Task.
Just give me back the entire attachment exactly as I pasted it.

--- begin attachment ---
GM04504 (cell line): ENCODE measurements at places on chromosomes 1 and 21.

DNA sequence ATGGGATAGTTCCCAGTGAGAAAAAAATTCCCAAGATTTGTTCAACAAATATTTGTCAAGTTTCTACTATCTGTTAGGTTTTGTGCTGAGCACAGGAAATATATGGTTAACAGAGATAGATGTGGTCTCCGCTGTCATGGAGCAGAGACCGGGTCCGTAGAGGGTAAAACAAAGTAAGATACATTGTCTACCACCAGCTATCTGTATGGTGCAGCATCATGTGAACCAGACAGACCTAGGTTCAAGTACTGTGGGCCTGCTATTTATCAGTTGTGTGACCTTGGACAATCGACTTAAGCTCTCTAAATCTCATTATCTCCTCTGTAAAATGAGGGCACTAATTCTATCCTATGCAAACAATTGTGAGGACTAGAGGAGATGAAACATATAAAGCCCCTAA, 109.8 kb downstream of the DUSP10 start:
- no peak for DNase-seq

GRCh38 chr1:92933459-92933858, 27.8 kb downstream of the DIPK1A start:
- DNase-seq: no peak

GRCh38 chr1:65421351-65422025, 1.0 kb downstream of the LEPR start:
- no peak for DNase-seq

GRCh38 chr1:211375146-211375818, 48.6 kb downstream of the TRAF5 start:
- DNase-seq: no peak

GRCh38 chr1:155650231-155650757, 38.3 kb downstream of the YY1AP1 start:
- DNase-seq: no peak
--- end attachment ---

GM04504 (cell line): ENCODE measurements at places on chromosomes 1 and 21.

DNA sequence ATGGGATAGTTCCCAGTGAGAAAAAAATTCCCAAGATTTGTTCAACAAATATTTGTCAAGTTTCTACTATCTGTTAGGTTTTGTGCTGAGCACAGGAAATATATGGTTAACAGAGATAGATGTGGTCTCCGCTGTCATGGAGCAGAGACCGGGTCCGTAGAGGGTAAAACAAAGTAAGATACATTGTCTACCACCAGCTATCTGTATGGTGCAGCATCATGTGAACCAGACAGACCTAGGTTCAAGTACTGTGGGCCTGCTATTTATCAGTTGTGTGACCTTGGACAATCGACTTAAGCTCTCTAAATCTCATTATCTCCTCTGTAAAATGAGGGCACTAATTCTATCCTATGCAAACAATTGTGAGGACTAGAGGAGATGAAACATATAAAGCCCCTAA, 109.8 kb downstream of the DUSP10 start:
- no peak for DNase-seq

GRCh38 chr1:92933459-92933858, 27.8 kb downstream of the DIPK1A start:
- DNase-seq: no peak

GRCh38 chr1:65421351-65422025, 1.0 kb downstream of the LEPR start:
- no peak for DNase-seq

GRCh38 chr1:211375146-211375818, 48.6 kb downstream of the TRAF5 start:
- DNase-seq: no peak

GRCh38 chr1:155650231-155650757, 38.3 kb downstream of the YY1AP1 start:
- DNase-seq: no peak